Lost in a myriad of foreign place names, from Kalkan we hiked to Gelemis and from there we bused to Xanthos ruins and continued from Pydnai to Gavaruguli. On arrival in this G town, we had gotten lost following the precious and sometimes sparse red and white markers that direct you along the Lycian Way. We edged nearer and nearer this village which was perched atop a Rocky Mountain and glowed with the promise of a cold shower and shady courtyards. When we arrived, it was just a lot of barred pensions and dogs barking, so we backtracked 6 kilometres in the hope we would find somewhere to sleep. Camping sounded good, but mum was seriously hangry (hungry + angry) so we didn’t want to chance it without water and food. We found eight dollar most basic beach bungalows amidst a camping ground of dreadlocked Turkish men and feasted on, no joke, three huge fish each. The next few days around Bel, Gey, Kabak and Faralya were soul inspiring. Turkey has it’s own rythym, where family is priority and work comes second. I never felt like an object of money to the people, and often when we handed over the minimal amount of money to cover our board, our host would hardly look at it. Here, it’s about human relationships and a good life. I don’t think it comes down to the religion, but more the small town culture. We stayed two days at the heart of Butterfly Valley, which has been beckoning me for two years after a friend told me it is his favourite place on earth. Dad installed new ropes on the 350m pupil enlarging, hair electrifying climb down to the beach.

Our new South African friend Car warned us that we were about to be ripped from our little Turkish dream bubble as we pulled into this crazy place called the Blue Lagoon, which reminded me of everything our perceived essence of Turkey is Not. Fat bellied tourists roll around sunning themselves like leopard seals, while hairy predators comb the beaches holding a stubby and looking for a prey female. It is beautiful, but it has been eaten up by capitalism and party boats. Karaoke is the king and David Attenborough would have a field day documenting this unique study of human anthropology. Dad and I went paragliding, getting inside the head of a bird, and then we hiked out of the basin to Kayakoy, where we were picked up by my Turkish friend that I met during Uni in Spain. He lives in fethiye just a few kilometres further, and we were hosted for the night by his family. Mum and I were given handmade presents that made our hearts ache, and his mother put out a spread for dinner so delicious that I am still full from eating two days later. We picnicked together on Sunday because it is a Turkish tradition to go to the seaside with family and spend the whole day frolicking in the water and having a barbecue. I left mum and dad and Kagan and co from the picnic yesterday to go to back to Antalya. The inland scenery is like a painted dream of green mountains so different to the rest of the Med because of their sharp, jutting shape. We have only had a little taste of this huge country, and despite Kagans mums cooking, I am hungry for more. I sat with three carpet shop owners last night who told me they once sold 1.2 million dollars worth of carpets to a rich Russian who will give them as presents to the directors of his company. I will head back to Madrid today to grab my bike for the next adventure. There are strikes at Madrid airport so I can’t take my bike on the plane, so the adventure has already begun. I have no idea how to get to Paris by 9am tomorrow morning with my bicycle but I’m sure it will work out, because honestly, life always does.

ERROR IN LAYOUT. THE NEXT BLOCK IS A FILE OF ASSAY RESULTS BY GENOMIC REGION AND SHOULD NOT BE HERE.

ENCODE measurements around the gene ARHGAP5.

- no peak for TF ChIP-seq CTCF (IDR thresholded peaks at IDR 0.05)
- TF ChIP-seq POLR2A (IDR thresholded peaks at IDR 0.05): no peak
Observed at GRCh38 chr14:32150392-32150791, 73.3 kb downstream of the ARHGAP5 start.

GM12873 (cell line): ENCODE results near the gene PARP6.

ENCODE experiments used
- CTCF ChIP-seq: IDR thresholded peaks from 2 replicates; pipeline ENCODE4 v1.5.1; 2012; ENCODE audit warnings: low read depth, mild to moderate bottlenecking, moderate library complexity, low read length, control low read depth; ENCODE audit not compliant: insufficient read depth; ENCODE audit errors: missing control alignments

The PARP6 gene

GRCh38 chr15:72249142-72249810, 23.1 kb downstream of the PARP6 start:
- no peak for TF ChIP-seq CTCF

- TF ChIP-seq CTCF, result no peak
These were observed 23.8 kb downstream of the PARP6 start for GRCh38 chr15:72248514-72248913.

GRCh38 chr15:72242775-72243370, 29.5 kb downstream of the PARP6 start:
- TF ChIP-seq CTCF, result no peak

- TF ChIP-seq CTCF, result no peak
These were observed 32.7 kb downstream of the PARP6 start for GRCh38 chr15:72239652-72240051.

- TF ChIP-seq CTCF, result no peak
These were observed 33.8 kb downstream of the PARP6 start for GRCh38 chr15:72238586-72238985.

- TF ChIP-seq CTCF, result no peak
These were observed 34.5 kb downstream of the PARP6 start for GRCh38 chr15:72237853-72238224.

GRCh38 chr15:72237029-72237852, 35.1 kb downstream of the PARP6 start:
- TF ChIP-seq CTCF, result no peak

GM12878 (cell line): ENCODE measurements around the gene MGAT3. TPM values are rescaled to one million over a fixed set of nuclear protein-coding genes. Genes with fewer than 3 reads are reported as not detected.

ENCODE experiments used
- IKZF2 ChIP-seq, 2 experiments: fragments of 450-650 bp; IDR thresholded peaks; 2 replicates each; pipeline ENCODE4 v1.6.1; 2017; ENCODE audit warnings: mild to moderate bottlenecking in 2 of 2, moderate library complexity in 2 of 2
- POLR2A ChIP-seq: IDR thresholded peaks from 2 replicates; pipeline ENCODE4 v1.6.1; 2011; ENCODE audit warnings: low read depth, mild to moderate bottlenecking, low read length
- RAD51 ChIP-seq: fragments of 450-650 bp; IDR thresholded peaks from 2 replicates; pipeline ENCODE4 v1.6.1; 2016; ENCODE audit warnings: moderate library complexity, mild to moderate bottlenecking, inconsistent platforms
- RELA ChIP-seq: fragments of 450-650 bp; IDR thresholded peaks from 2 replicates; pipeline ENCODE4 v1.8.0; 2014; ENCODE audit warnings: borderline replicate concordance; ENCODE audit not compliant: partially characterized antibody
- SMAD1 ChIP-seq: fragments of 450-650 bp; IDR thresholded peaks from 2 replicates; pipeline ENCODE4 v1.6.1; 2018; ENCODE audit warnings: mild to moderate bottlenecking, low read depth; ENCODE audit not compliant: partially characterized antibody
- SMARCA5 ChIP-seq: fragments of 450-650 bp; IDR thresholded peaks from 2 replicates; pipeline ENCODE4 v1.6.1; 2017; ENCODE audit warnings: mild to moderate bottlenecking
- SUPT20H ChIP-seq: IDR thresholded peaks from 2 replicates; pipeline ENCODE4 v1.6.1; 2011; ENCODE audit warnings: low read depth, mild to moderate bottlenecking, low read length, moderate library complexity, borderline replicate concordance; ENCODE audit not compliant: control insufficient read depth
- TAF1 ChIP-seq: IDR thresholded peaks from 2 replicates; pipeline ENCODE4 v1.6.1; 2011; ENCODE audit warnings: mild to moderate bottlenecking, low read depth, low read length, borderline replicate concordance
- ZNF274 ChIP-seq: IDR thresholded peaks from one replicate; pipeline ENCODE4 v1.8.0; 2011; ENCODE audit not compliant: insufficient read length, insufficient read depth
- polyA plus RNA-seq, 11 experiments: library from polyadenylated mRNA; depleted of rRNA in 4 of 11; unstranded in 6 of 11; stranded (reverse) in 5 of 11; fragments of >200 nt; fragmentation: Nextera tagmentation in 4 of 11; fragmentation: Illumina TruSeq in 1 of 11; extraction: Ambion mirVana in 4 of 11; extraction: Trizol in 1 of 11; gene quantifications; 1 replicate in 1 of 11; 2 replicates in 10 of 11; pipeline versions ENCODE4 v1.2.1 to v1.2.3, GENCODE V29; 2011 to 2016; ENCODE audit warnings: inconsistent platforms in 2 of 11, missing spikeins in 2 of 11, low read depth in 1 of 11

I have water in my eyes as I wave goodbye to the Mediterranean Sea because I don’t know when I will return, but I do know that under those neon blue edges, the pebbles continue to roll their clockwork magic.